US and Chinese presidents emphasize commitment to the agreement with Taiwan after unprecedented Chinese airstrikes as top officials prepare to meet.
US President Joe Biden has said he met with Chinese President Xi Jinping about Taiwan after Beijing sent a record number of military planes to the island’s air defense zone (ADIZ).
Asked by a reporter about “China’s provocation against Taiwan,” Biden said on Tuesday that he and Xi had discussed the matter.
“I have spoken with Xi (Chinese President Xi Jinping) about Taiwan,” Biden said at the White House. “We agree, we will abide by the agreement with Taiwan, and we have made it clear that I think he should do nothing but abide by the agreement.”
Taiwan said it was a record 56 Chinese aircraft in his ADIZ on Monday, in a series of military maneuvers that began on Friday, China’s national holiday, prompting the island to scramble fighter jets in response. Beijing has ramped up cross-border activity this year, with the number of recorded incidents set to double its 2020 level on schedule.
Although the United States has no formal diplomatic ties with the self-governed island, which China claims as its own, it is legally obliged to protect Taiwan and is the largest source of military and political support.
Taiwanese Prime Minister Su Tseng-chang warned on Tuesday that China’s actions jeopardized regional peace and stability, while President Tsai Ing-wen warned of the “catastrophic consequences” for the Asia-Pacific region if Taiwan fell to China. .
“If its democracy and way of life are threatened, Taiwan will do everything in its power to defend itself,” Tsai wrote in an article published Tuesday in the leading journal Foreign Affairs.
China has blamed the US for the heightened tensions, with the two economic giants at odds not only over Taiwan, but also over issues such as trade, Hong Kong, the situation in China’s far western region, Xinjiang, and the coronavirus.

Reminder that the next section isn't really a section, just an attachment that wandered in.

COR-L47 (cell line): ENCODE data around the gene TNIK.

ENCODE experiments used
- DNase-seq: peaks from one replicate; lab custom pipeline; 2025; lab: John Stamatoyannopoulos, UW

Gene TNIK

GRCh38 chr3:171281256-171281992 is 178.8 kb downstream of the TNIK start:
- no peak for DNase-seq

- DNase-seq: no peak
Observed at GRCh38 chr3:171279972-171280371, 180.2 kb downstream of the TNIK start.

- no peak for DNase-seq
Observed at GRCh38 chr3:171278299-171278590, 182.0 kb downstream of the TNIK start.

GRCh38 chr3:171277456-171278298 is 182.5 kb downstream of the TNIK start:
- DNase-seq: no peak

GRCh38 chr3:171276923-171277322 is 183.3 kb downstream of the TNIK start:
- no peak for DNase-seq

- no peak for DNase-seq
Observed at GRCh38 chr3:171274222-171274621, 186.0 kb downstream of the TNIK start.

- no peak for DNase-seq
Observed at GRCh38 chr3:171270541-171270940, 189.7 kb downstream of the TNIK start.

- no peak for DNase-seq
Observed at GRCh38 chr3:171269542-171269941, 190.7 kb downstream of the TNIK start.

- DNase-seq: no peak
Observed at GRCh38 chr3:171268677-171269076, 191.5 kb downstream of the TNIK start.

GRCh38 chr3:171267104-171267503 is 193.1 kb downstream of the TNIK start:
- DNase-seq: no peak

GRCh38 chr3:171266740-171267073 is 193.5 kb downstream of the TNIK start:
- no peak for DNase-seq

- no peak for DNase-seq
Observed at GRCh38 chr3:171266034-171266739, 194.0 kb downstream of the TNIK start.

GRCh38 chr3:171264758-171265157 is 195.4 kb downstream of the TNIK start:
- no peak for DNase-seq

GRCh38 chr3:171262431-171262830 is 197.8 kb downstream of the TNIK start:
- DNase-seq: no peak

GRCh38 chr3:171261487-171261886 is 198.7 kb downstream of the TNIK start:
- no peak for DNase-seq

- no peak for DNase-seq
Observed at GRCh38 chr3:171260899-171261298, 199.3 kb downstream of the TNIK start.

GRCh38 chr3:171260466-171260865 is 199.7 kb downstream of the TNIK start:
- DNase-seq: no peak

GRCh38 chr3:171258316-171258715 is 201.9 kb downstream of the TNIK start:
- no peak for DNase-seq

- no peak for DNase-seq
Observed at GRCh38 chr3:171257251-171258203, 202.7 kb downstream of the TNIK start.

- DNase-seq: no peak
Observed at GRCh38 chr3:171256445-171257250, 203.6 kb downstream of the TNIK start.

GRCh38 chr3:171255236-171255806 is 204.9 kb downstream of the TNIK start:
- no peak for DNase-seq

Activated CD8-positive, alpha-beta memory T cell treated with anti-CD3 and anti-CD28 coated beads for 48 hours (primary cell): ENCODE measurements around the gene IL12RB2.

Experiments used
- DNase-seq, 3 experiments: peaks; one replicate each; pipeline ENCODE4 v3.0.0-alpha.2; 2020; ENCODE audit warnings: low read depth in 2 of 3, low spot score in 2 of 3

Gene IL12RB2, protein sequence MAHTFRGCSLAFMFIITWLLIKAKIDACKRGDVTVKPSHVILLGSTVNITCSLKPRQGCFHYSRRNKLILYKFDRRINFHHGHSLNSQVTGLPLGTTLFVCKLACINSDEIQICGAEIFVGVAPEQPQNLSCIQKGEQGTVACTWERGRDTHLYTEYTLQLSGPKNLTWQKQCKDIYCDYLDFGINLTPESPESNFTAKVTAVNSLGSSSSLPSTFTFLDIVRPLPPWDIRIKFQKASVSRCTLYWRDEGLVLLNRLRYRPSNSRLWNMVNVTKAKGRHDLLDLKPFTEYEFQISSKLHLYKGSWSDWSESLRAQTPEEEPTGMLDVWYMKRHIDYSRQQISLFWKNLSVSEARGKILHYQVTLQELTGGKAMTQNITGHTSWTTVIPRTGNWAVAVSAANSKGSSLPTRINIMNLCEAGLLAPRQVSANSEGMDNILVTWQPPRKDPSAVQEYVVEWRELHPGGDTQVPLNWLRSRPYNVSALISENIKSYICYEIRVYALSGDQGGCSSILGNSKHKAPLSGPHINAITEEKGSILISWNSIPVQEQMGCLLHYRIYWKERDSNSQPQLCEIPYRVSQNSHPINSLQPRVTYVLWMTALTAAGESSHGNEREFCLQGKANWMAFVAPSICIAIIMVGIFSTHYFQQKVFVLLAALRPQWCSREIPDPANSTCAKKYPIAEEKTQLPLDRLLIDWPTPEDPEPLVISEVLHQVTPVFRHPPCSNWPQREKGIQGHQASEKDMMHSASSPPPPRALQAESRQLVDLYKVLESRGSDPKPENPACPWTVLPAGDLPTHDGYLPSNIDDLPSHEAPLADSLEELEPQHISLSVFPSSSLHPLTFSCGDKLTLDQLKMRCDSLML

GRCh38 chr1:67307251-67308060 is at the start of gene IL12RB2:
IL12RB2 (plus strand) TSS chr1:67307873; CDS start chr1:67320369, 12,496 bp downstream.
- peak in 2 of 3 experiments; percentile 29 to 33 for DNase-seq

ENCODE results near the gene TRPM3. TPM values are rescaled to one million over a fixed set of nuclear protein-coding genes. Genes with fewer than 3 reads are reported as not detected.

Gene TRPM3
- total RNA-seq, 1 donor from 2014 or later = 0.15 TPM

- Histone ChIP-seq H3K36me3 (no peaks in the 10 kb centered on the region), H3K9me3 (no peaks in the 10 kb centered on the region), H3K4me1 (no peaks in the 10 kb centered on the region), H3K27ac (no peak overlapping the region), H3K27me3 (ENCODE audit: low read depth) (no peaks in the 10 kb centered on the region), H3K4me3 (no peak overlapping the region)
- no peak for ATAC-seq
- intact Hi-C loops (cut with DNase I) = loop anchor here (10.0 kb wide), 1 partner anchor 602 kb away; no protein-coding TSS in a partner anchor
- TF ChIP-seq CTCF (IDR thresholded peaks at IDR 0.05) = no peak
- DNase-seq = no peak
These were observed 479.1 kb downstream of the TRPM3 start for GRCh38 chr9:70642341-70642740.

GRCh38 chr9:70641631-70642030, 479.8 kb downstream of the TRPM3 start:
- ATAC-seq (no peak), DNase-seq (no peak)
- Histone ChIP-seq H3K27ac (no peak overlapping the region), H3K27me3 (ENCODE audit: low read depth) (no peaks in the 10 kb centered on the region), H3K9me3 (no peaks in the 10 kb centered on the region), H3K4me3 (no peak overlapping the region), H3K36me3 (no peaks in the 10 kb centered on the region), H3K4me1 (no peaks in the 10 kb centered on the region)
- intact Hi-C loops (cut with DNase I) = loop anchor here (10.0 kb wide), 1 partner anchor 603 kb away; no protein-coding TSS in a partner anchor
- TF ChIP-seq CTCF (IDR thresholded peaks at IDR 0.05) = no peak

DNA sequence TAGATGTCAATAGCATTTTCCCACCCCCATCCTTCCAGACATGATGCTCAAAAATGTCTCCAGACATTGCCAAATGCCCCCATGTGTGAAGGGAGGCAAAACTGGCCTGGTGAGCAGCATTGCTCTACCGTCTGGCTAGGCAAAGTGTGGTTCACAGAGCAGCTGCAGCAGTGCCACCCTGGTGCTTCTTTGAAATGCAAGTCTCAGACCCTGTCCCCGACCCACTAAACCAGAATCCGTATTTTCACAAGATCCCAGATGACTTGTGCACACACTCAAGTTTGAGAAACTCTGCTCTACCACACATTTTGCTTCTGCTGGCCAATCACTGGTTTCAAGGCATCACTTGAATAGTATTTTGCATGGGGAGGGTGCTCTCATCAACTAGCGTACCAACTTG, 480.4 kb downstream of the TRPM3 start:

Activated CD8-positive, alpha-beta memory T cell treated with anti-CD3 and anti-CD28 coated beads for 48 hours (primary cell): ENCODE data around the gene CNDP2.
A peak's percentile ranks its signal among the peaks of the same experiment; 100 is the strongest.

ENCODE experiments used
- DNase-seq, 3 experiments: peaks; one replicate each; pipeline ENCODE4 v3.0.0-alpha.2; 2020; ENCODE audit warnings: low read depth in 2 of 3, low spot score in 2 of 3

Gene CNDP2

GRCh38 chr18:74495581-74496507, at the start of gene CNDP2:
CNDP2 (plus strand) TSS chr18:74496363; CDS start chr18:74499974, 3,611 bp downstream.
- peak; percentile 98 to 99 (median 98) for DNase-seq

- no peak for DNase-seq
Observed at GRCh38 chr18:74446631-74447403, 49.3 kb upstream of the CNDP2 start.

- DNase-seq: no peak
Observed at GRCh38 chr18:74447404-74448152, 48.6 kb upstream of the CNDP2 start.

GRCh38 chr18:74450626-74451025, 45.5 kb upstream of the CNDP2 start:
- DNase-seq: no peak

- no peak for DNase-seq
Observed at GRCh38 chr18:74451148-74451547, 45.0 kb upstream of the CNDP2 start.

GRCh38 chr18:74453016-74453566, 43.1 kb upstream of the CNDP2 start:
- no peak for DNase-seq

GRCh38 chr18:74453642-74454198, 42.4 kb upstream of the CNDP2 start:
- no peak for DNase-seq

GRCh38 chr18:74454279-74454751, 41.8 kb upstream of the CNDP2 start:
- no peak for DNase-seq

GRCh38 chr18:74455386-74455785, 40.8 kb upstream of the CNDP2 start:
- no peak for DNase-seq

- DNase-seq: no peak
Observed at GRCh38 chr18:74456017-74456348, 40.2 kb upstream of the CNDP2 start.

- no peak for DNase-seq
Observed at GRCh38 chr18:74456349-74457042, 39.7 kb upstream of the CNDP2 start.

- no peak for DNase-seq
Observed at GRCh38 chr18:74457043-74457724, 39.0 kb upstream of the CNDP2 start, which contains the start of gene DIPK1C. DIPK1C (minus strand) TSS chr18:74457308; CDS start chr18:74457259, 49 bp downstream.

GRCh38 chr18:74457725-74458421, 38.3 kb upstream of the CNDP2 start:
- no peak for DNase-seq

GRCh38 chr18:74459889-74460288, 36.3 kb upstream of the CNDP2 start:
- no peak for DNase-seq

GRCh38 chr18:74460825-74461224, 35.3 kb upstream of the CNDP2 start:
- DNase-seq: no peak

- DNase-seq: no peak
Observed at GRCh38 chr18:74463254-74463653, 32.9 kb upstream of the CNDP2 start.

Earlier, the US announced that National Security Advisor Jake Sullivan would meet with top Chinese diplomat Yang Jiechi in Switzerland on Wednesday for their first eye in eye discussion since bitter talks in Alaska in March, which also involved US Secretary of State Antony Blinken.
The White House said in a statement that the meeting follows on from Biden’s conversation with Xi on September 9, “as we continue to strive for responsible management of competition between the United States and the People’s Republic of China.”
That call closed a nearly seven-month gap in direct communication between the leaders, and they discussed the need to ensure that competition between the two – with relations sinking to the lowest level in decades – does not fall into a conflict results.
Hong Kong’s South China Morning Post newspaper quoted an official familiar with the arrangements for the Zurich meeting as saying the aim is “to rebuild communication channels and implement the consensus reached” between Xi and Biden. .
‘It’s not a thaw. It’s not a re-engagement,” Evan Medeiros, an Asia specialist in former President Barack Obama’s administration, said of the Zurich meeting.
“It’s about getting serious and systematic about competition. That means we have to be very clear about borders, our perception of their behaviour, especially the recent number of air force strikes around Taiwan.”